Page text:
Happy Google investors may not be good for the company's long-term vision
For the first time in a while, Google investors are thrilled with its financial health.
They sent Google shares rising as much as 14 percent to a record high of $683 in the after-hours trading that followed Google's second-quarter earnings report. The reason for the glee, though, may not be good for the long-term vision Google has always pursued.
For the previous four quarters, Google's financials came up short with profits that were below what Wall Street analysts had been expecting. On Thursday, Google said its net income last quarter came in at $6.99 a share, above the $6.70 a share consensus estimate. Revenue after traffic-acquisition costs rose 13 percent to $14.4 billion, squeaking above $14.3 billion target.
Those numbers were enough to send Google's stock rising 7 percent right away. That rally says as much about Google's surprisingly strong quarter as it does about the low bar of expectations its investors have set for the past year. For many years, Google routinely surpassed the Wall Street consensus, but that changed once Google began grappling with a migration away from search ads on PCs, falling cost-per-click rates, and a constant and growing competitor in Facebook.
Once the conference call to discuss the earnings report began, Google shares continued to rally higher. Google's new CFO Ruth Porat, who joined Google in May after holding the same title at Morgan Stanley, began talking about a focus on costs. Porat’s hire had been seen as a transition to a new era of tighter spending at Google. Her comments underscored that this indeed seems to be the case.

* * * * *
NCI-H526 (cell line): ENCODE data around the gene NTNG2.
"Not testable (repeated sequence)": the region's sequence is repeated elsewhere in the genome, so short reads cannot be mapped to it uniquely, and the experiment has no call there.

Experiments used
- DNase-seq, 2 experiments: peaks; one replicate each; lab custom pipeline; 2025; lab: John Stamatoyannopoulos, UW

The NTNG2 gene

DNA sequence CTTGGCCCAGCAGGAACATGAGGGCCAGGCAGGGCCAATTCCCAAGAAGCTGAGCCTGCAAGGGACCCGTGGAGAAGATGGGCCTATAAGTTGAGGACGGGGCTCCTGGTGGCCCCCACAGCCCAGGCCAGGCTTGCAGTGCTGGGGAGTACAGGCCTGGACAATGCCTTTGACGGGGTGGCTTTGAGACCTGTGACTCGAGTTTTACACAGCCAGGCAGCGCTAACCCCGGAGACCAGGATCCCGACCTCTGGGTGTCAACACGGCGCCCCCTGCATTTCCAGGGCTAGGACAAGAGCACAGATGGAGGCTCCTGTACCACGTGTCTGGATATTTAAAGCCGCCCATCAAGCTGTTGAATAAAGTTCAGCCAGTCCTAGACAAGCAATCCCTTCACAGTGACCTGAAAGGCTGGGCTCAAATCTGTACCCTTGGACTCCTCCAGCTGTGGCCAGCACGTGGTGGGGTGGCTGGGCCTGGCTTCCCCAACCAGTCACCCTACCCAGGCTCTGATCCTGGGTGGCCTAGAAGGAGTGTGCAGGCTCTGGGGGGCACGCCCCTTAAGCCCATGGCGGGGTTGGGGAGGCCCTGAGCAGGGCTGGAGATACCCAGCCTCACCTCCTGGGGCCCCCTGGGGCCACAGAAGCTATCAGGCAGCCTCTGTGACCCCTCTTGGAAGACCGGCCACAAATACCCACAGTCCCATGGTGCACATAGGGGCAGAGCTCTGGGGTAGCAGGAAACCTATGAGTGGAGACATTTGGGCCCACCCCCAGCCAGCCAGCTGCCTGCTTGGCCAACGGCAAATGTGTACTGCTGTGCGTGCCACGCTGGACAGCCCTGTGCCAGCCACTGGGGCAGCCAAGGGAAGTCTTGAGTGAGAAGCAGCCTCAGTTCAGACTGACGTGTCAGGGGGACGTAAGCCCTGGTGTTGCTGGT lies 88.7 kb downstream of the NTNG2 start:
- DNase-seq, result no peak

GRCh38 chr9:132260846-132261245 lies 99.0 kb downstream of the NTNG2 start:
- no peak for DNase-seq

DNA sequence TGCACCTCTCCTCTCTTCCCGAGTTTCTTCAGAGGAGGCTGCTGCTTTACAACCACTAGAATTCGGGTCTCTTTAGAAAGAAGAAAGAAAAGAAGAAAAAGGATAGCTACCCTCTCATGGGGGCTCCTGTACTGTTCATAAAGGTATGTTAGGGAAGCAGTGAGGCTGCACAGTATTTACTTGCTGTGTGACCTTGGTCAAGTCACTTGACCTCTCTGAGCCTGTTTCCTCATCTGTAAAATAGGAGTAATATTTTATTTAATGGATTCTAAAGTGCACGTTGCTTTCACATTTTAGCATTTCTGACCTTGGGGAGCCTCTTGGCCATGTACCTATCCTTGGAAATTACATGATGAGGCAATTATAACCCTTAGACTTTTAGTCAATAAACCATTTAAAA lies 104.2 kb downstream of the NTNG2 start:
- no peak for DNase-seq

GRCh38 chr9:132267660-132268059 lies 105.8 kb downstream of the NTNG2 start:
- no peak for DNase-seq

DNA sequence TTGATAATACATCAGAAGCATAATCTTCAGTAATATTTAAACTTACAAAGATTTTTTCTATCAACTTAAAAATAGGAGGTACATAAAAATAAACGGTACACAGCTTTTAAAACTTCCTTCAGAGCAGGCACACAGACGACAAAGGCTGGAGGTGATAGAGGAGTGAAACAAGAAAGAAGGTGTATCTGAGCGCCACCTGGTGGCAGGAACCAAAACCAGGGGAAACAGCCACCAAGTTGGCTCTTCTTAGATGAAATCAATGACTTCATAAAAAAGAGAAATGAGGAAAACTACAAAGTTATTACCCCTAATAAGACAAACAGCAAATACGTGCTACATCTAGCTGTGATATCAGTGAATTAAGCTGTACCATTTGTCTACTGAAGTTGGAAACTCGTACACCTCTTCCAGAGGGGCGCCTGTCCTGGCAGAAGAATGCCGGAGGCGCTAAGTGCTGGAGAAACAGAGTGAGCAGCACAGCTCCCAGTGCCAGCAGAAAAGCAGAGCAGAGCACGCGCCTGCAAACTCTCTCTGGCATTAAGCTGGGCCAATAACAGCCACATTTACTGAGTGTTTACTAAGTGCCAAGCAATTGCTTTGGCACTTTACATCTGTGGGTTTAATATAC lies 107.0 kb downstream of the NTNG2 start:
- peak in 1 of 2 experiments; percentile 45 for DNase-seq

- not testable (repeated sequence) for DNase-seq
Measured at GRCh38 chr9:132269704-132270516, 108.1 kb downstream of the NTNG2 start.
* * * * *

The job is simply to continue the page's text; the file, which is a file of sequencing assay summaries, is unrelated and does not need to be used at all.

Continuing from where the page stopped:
“We are focused every day on developing big new opportunities across a wide range of businesses,” Porat said. “We will do so with great care regarding resource allocation.” Google's costs and operating expenses fell to 66 percent of revenue last quarter, down from 68 percent a year earlier and the lowest ratio in nearly two years. As a result, its operating margin has risen steadily over the past four quarters to 27 percent from 23 percent.
Just as notable is where the spending is declining. Research and development expenses remain steady around 16 percent of revenue, while cost of revenue has fallen to 37 percent from 40 percent last fall, thanks largely to lower traffic-acquisition costs. Capital spending fell 5 percent to $2.5 billion from a year ago. By trimming back spending, Google's free cash flow grew 50 percent to $4.5 billion. Google's founders have long talked about the company having a long-term vision – and while they don't mention the 300-year plan as much as they used to, Google has always plotted its future beyond today's core search and digital-ad operations to include moonshot projects like self-driving cars and life sciences. Porat stressed that the company was not abandoning these areas as it pushes to become more cost-conscious.